Friday, May 16, 2008

Sure. Pay me to blog so that I can cover your print as you see fit.

I guess the city’s progressive bloggers are taking the afternoon off.

- - Nashville City Paper editor Clint Brewer speculating on why local bloggers ignored his publication's story on Metro Schools blending education and religion

Yes, I was taking the afternoon off WORKING MY FRACKIN' JOB (which has nothing to do with blogging) so that I could pay the bills.

This jab at bloggers looks like the flip side of the mainstream media's presumptive disdain for people whom they think sit around in their pajamas all day and try to copy what they do themselves. So, if they're not writing about the City Paper's stories, then bloggers must be taking the day off because God knows, we're not doing anything else. It's another example of how the press doesn't get it.

But it's really not that hard to comprehend: you, Mr. Editor, get paid to blog and to write and I don't. I fulfill the aphorism of someone who would write even if not paid for it because I enjoy it so much. It's cheap bombast when journalists say that they love their jobs so much they would report without pay because, well, they are getting paid when they say it. But I write literally without pay, and when Google Adsense does send me a check every 4 to 6 months, I turn around and give it away to local non-profits. Each workday morning I wake up early before my children rouse and I do some research and writing, and then I try to do some more writing in the interstices of my domesticated evening life while more than a few reporters are putting night caps on their happy hours du jour.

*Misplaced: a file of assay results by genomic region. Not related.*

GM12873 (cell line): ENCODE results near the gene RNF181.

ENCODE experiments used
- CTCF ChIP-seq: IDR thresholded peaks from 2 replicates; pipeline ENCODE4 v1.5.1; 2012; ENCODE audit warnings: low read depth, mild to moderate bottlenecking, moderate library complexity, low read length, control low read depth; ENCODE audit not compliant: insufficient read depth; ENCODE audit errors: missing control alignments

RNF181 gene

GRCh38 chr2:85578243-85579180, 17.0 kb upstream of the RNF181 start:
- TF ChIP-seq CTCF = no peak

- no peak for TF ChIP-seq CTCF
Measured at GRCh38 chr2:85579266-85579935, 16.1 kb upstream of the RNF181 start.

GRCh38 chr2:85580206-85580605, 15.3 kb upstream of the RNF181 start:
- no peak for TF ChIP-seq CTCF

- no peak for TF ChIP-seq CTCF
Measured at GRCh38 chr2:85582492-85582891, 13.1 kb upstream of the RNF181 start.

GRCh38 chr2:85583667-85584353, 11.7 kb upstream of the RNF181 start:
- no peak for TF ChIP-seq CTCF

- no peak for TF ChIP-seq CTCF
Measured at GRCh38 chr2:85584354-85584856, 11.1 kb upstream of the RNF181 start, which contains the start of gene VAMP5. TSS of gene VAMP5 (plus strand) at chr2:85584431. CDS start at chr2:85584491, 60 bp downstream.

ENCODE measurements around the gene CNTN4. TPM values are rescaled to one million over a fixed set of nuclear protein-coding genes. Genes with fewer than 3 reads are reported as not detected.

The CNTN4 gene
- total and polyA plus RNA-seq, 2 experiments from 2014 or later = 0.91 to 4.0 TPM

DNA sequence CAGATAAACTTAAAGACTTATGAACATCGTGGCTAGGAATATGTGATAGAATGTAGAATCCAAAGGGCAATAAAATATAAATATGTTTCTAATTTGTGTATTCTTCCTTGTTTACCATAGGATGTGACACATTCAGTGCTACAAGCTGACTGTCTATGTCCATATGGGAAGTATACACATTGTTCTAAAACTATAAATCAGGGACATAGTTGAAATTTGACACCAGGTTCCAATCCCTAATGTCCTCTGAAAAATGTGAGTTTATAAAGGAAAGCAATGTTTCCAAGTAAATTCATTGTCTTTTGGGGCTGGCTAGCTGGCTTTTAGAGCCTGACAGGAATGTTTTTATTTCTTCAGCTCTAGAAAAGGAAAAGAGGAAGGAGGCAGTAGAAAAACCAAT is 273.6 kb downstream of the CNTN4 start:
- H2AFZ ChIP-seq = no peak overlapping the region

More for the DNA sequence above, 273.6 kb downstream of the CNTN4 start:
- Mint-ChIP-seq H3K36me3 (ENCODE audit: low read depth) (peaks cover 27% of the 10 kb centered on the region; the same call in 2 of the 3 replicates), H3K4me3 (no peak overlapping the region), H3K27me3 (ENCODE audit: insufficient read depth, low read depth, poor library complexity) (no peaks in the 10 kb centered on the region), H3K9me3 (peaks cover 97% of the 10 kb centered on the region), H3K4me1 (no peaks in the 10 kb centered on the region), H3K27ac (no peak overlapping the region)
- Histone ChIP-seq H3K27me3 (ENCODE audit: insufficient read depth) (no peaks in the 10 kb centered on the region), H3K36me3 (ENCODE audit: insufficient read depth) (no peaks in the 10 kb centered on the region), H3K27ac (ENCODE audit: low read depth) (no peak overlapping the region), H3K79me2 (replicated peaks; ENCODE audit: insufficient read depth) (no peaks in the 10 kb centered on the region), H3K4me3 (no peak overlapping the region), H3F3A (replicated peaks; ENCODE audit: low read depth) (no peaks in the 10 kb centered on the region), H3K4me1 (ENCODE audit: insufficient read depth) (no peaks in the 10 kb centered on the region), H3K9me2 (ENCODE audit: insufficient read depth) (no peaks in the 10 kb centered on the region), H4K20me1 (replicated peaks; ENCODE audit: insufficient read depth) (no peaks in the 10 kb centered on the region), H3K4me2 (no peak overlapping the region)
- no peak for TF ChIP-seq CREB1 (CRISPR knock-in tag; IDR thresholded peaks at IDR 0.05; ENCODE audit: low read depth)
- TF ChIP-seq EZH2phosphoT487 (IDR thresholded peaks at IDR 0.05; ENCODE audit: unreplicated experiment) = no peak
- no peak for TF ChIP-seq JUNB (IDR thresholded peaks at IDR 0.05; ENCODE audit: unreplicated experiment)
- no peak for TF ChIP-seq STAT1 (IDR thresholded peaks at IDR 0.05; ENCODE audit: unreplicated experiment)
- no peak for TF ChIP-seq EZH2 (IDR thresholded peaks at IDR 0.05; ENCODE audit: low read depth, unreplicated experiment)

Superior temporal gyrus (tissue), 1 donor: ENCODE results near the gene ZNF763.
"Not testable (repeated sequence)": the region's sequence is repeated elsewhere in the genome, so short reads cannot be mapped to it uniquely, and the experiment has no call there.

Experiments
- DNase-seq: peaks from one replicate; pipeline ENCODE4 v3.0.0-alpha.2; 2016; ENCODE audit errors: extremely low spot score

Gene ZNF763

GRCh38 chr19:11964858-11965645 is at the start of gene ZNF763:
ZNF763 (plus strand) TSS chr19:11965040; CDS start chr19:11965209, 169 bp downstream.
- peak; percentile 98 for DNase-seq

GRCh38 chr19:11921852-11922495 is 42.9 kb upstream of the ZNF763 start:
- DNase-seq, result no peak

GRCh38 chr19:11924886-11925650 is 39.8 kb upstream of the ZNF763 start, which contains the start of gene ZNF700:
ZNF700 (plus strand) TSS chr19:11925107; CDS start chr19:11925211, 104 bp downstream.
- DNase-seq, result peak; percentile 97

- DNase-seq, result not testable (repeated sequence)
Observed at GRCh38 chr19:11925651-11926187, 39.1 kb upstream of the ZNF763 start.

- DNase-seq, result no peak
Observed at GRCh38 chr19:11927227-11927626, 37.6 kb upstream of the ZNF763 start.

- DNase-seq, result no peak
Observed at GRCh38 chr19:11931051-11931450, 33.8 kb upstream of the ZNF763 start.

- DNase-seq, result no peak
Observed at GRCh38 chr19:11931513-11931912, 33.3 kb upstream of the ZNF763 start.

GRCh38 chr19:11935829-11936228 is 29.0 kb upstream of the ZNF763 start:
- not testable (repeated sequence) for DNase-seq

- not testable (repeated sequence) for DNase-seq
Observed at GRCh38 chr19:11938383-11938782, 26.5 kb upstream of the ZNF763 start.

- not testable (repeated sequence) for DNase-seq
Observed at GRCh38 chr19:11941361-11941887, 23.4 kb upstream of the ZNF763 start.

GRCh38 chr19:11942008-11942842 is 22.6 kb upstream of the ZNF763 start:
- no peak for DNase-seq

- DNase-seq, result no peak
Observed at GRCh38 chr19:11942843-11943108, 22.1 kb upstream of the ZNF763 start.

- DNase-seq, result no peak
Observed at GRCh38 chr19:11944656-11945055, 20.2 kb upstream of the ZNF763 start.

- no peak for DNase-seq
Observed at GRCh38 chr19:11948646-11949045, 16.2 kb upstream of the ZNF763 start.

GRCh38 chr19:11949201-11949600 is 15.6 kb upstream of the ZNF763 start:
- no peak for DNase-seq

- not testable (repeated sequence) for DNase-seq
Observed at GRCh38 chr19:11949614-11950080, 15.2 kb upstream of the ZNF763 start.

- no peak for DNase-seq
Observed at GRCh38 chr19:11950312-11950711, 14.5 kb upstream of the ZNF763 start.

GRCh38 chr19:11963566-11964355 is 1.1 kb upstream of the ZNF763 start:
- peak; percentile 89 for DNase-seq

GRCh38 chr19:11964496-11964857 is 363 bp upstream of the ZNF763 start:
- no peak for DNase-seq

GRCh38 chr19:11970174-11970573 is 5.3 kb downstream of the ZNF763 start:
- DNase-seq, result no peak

So, I'm sorry that I missed your story that was right up most progressive alleys, but I've been forced to live with the mainstream media's abject neglect of many newsworthy stories written by unpaid writers that I thought should have reached a wide audience. So, just suck it up and deal with the lack of attention (or better yet, work on having better relations with bloggers and a user-friendly website).

In the meantime, I'll tell you what: I'll trade your blending-school-and-religion story for my blending-Council-discretionary-funds-with-religion analysis (which you ignored at the time). My article on religion was just as significant as yours. What were you doing when it was published? Taking the afternoon off?


  1. The truth is the CP story wasn't even a story. An overcrowded elementary school uses the big church stage across the street for events. For the most part all religious symbols are covered up. One or two people are perhaps a little uncomfortable. Some kids sang Kumbaya. The ACLU sees no problem. What is the big story I'm missing? Sounds like a pretty slow news day at the CP.

  2. Kudos to you for donating your proceeds to local non-profits. That's a great example that much of the rest of the blogosphere should follow.

    And you're spot on with this post. What an arrogant comment. The CP lost my interest as soon as they dedicated themselves to that unreadable online format, but trash talk like that would seal the deal for me.